For more on tracking definitions, the unintended impact of anti-tracking measures, and exceptions to the rules, check out the full WebKit Tracking Prevention Policy on the WebKit blog.
Incase Textured Hardshell Case in Woolenex ($69) - Incase, a well-known Apple accessory maker, has a range of different cases for Mac notebooks, protecting them from drops, scratches, and other minor damage. The Textured Hardshell Case in Woolenex is an Apple Store exclusive designed for Apple's USB-C notebooks. It's a hard shell with a polyester-based fabric coating that feels like cotton and repels moisture. It features ventilation options and is fitted to your MacBook so it doesn't add a lot of bulk.
Mophie Powerstation USB-C XXL ($150) - Mophie's power banks are well-designed and reliable, and this model offers up 19,500mAh and comes equipped with a 30W USB-C port so you can use it to charge a Mac notebook or an iPad Pro. It's not going to charge a MacBook Pro at full speed, but it has enough power to add some extra battery life. On the downside, Mophie is super expensive, and there are other alternatives on the market, including many that we've tested.
Anker PowerPort II ($30) - Anker makes a whole range of excellent power adapters that can be used in lieu of your standard Apple chargers, including the PowerPort II. The PowerPort II features a 30W USB-C port and a 19.5W USB-A port for charging both USB-C and USB-A devices. It's not going to charge a MacBook Pro at maximum speed because it's only 30W, but it still works when time isn't an issue and it's a good way to avoid having to carry multiple power adapters when you travel. Anker has higher-powered power adapters too, which are also worth checking out. Apple sells this same PowerPort II for $60 with a USB-C cable, but it's a better deal to buy it standalone.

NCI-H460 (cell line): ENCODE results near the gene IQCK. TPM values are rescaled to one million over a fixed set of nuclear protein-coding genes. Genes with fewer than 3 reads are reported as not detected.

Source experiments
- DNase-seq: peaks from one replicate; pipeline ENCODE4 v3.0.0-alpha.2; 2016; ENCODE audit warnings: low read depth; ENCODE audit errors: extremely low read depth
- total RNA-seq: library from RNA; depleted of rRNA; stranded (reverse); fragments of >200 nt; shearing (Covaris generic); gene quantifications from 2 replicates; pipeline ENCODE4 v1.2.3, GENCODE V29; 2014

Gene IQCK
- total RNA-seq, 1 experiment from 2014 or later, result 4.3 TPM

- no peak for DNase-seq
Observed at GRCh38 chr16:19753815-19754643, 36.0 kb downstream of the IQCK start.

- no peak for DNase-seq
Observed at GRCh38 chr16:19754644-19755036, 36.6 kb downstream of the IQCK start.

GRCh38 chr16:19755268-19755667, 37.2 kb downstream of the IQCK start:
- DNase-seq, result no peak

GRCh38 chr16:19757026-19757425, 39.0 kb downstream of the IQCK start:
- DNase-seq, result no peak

OWC USB-C Travel Dock ($55) - OWC's USB-C Travel Dock is designed to add additional ports to your Mac notebook. It comes equipped with a built-in USB-C cable so it's ideal for travel, and it has a 4K HDMI port, an SD card reader, two USB 3.1 Type-A ports, and a USB-C passthrough port that supports up to 100W of power for charging even the 15-inch MacBook Pro at full speed.
Satechi Monitor Stand ($90) - If you have an iMac, check out Satechi's line of monitor stands, which are designed to add additional front ports and lift your iMac up to eye level. The built-in USB-C hub in the stand features an SD and micro SD card slot, a 3.5mm headphone jack, 3 USB Type-A ports, and a USB-C ports.
Know of other favorite Mac accessories that we didn't mention here? Feel free to share them in the comments.
Note: MacRumors is an affiliate partner with some of these vendors. When you click a link and make a purchase, we may receive a small payment, which helps us keep the site running.